Yotel Vega, UK

1st March 2022

With a dynamic, retro-futuristic lighting scheme, Artin Light has created a vibrant, experiential journey of light at Glasgow’s newly opened Yotel hotel and Vega bar and restaurant.

For those of us that enjoy a city break, the hotel is often seen as a place of respite, somewhere to lay your head after a busy day of exploring. But, for Glasgow’s newly-opened Yotel hotel, and adjoining Vega bar and restaurant, the hotel is a destination in itself.

As a brand, Yotel has become known around the world for its quirky, vibrant aesthetic, and the Glasgow branch is no exception. Designed by Canadian interior designers DesignAgency, with lighting design from Artin Light, the hotel takes visitors on a retro-futuristic adventure from the lobby – dubbed ‘Mission Control’ – up to the Vega bar and restaurant on the seventh floor.

Peppered throughout this journey are a series of dramatic light interventions, more akin to a trail of light art installations than a traditional architectural lighting scheme; from the Purple Pills in Mission Control, to the Reflection Portal in the lift lobby, the lift experience itself, and the dynamic, graphic equaliser-inspired bowling alley inside Vega.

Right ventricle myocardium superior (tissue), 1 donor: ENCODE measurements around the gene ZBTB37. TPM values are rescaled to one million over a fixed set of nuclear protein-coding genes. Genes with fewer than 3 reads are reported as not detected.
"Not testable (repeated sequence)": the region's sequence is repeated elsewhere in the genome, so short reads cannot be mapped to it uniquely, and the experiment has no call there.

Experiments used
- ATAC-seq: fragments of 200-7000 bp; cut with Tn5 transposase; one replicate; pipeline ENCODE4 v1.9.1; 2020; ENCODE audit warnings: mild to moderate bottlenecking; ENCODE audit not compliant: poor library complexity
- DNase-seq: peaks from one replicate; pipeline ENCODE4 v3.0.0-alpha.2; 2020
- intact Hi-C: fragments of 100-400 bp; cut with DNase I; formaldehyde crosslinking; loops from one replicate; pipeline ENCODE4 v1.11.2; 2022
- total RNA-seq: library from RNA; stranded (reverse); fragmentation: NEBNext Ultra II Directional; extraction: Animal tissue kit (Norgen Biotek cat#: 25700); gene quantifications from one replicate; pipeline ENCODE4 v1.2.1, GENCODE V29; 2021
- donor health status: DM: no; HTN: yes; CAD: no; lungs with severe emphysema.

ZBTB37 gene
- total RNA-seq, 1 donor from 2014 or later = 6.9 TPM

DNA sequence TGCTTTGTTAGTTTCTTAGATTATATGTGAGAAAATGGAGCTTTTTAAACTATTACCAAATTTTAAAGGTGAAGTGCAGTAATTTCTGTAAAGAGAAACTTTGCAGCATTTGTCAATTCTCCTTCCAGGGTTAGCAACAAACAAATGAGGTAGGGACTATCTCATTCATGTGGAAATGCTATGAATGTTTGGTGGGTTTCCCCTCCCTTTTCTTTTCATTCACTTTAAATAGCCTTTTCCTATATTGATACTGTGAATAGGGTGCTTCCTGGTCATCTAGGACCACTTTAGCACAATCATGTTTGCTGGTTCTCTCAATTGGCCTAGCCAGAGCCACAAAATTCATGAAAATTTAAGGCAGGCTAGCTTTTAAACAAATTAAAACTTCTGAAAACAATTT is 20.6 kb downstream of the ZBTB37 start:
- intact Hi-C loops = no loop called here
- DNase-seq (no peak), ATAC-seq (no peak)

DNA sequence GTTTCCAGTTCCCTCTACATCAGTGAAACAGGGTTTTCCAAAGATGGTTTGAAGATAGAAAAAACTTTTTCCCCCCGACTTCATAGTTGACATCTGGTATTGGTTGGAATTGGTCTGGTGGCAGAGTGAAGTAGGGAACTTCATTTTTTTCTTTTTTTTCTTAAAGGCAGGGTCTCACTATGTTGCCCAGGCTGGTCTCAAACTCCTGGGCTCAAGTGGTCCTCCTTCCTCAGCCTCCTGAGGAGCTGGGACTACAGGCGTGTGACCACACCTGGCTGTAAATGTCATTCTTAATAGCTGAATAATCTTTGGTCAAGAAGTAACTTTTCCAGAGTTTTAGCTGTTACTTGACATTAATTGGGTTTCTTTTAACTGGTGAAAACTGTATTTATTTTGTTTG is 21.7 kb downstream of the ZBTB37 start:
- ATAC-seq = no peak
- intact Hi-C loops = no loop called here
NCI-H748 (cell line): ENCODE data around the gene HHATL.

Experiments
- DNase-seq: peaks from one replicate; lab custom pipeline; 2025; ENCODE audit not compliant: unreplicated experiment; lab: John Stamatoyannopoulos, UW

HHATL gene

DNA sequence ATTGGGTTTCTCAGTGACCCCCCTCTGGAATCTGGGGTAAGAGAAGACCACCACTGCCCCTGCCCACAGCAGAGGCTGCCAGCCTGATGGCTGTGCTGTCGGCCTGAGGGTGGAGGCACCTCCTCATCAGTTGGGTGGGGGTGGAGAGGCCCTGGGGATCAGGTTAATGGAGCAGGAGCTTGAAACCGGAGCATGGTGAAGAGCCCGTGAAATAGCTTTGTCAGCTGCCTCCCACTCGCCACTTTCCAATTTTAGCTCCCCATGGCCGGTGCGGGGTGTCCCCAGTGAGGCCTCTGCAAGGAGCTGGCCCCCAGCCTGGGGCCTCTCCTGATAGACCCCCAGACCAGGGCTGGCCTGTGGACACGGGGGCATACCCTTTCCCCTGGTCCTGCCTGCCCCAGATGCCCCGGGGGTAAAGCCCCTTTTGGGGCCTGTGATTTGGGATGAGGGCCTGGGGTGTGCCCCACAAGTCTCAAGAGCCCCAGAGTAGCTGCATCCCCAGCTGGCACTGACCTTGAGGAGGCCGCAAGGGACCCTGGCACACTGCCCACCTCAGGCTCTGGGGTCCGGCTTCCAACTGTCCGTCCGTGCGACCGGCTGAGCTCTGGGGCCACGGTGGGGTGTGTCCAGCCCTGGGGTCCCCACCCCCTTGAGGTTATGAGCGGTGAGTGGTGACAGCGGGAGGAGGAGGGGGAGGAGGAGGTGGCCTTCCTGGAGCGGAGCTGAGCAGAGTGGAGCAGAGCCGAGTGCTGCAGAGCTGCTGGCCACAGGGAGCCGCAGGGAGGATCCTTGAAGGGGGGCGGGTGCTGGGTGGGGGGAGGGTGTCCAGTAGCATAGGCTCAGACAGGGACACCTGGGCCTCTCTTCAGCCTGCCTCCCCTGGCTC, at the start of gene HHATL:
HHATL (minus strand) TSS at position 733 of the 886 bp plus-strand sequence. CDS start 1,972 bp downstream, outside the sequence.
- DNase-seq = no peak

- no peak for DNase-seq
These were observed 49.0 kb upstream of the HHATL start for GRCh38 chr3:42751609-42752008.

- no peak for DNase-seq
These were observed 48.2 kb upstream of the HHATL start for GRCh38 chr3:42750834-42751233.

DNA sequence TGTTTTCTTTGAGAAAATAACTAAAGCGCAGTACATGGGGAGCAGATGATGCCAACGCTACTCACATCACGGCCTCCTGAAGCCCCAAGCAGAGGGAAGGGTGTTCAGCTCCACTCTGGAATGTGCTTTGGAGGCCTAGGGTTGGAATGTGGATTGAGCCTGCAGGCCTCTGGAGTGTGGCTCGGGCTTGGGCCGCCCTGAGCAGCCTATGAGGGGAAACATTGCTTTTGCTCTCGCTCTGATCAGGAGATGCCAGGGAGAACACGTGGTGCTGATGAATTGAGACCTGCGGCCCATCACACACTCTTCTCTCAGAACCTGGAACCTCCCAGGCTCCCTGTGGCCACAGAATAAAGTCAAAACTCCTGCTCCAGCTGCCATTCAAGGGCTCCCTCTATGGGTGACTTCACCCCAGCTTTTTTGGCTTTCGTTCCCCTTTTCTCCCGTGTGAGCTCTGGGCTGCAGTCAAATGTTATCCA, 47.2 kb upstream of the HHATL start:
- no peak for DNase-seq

Luke Artingstall, Director of Artin Light, explained the concept behind the lighting: “There was a lot of influence from what other Yotel branches had done, and the experience that you get when you first walk in,” he said. “I wanted the lighting design to tap into that, but with a futuristic twist so that when people walk in, they think that it’s really cool and a little bit different.

“The interior for Mission Control was quite minimal and clean, with lots of curves and strong materials. This worked really well with the lighting design as we could then integrate lighting into details; there’s a lot of indirect lighting, letting light dissipate from the perimeters into the interior space.

“The Purple Pills in the entrance area were such an important part of the visual experience as you approach the building as you see them externally in the double height void, and as you walk underneath them, they are slowly and subtly animated in the purples and blues synonymous with the Yotel brand. The design for the pills was inspired by the interior vibe – there are no sharp corners, everything is smooth and curved, so that was the start of the journey.

“We wanted to create an immersive experience where it’s not just about lighting, it’s like you’re entering an art installation. Interaction was such a big part of what we were trying to achieve.”

With so many bold light elements across the space, Artingstall said that he was encouraged throughout by a very enthusiastic client. “Yotel were really excited about our initial concepts,” he said. “They bought into the theme straight away, and that was really exciting for us because there are some iconic pieces within the building that create this fragmented journey, and then the lighting design flows through it.”